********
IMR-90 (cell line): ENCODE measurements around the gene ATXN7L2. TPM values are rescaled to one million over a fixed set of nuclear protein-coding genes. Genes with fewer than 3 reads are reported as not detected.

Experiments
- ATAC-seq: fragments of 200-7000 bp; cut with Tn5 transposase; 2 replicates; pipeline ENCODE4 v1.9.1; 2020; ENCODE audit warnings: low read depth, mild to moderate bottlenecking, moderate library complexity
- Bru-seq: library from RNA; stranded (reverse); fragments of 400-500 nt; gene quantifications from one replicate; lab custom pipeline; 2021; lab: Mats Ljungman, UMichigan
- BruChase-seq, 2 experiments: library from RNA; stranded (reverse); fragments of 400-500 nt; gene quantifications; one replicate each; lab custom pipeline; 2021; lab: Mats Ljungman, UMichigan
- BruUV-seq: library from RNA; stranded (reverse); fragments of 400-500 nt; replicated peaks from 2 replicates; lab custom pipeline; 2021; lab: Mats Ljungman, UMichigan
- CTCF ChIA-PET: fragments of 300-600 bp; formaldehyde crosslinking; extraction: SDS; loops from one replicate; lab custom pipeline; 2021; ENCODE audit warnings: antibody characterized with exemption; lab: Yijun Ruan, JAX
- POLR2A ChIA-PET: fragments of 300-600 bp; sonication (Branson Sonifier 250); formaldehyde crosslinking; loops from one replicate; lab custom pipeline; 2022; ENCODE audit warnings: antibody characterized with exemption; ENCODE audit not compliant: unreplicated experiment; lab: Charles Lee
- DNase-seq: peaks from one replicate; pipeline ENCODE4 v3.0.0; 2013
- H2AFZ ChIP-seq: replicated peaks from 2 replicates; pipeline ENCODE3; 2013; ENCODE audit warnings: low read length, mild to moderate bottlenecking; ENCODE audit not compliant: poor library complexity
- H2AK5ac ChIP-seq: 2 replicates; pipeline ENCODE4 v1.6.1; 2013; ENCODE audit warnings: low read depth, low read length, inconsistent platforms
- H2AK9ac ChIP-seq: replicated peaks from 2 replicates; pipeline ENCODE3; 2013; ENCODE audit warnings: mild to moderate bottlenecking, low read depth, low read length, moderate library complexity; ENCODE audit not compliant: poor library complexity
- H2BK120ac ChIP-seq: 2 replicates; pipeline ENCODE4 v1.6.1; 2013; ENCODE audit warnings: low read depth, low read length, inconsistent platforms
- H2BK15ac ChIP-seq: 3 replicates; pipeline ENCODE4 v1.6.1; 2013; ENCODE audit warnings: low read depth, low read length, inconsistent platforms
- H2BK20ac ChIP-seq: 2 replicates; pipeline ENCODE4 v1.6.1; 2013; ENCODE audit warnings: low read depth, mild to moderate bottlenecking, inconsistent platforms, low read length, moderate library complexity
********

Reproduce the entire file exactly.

IMR-90 (cell line): ENCODE measurements around the gene ATXN7L2. TPM values are rescaled to one million over a fixed set of nuclear protein-coding genes. Genes with fewer than 3 reads are reported as not detected.

Experiments
- ATAC-seq: fragments of 200-7000 bp; cut with Tn5 transposase; 2 replicates; pipeline ENCODE4 v1.9.1; 2020; ENCODE audit warnings: low read depth, mild to moderate bottlenecking, moderate library complexity
- Bru-seq: library from RNA; stranded (reverse); fragments of 400-500 nt; gene quantifications from one replicate; lab custom pipeline; 2021; lab: Mats Ljungman, UMichigan
- BruChase-seq, 2 experiments: library from RNA; stranded (reverse); fragments of 400-500 nt; gene quantifications; one replicate each; lab custom pipeline; 2021; lab: Mats Ljungman, UMichigan
- BruUV-seq: library from RNA; stranded (reverse); fragments of 400-500 nt; replicated peaks from 2 replicates; lab custom pipeline; 2021; lab: Mats Ljungman, UMichigan
- CTCF ChIA-PET: fragments of 300-600 bp; formaldehyde crosslinking; extraction: SDS; loops from one replicate; lab custom pipeline; 2021; ENCODE audit warnings: antibody characterized with exemption; lab: Yijun Ruan, JAX
- POLR2A ChIA-PET: fragments of 300-600 bp; sonication (Branson Sonifier 250); formaldehyde crosslinking; loops from one replicate; lab custom pipeline; 2022; ENCODE audit warnings: antibody characterized with exemption; ENCODE audit not compliant: unreplicated experiment; lab: Charles Lee
- DNase-seq: peaks from one replicate; pipeline ENCODE4 v3.0.0; 2013
- H2AFZ ChIP-seq: replicated peaks from 2 replicates; pipeline ENCODE3; 2013; ENCODE audit warnings: low read length, mild to moderate bottlenecking; ENCODE audit not compliant: poor library complexity
- H2AK5ac ChIP-seq: 2 replicates; pipeline ENCODE4 v1.6.1; 2013; ENCODE audit warnings: low read depth, low read length, inconsistent platforms
- H2AK9ac ChIP-seq: replicated peaks from 2 replicates; pipeline ENCODE3; 2013; ENCODE audit warnings: mild to moderate bottlenecking, low read depth, low read length, moderate library complexity; ENCODE audit not compliant: poor library complexity
- H2BK120ac ChIP-seq: 2 replicates; pipeline ENCODE4 v1.6.1; 2013; ENCODE audit warnings: low read depth, low read length, inconsistent platforms
- H2BK15ac ChIP-seq: 3 replicates; pipeline ENCODE4 v1.6.1; 2013; ENCODE audit warnings: low read depth, low read length, inconsistent platforms
- H2BK20ac ChIP-seq: 2 replicates; pipeline ENCODE4 v1.6.1; 2013; ENCODE audit warnings: low read depth, mild to moderate bottlenecking, inconsistent platforms, low read length, moderate library complexity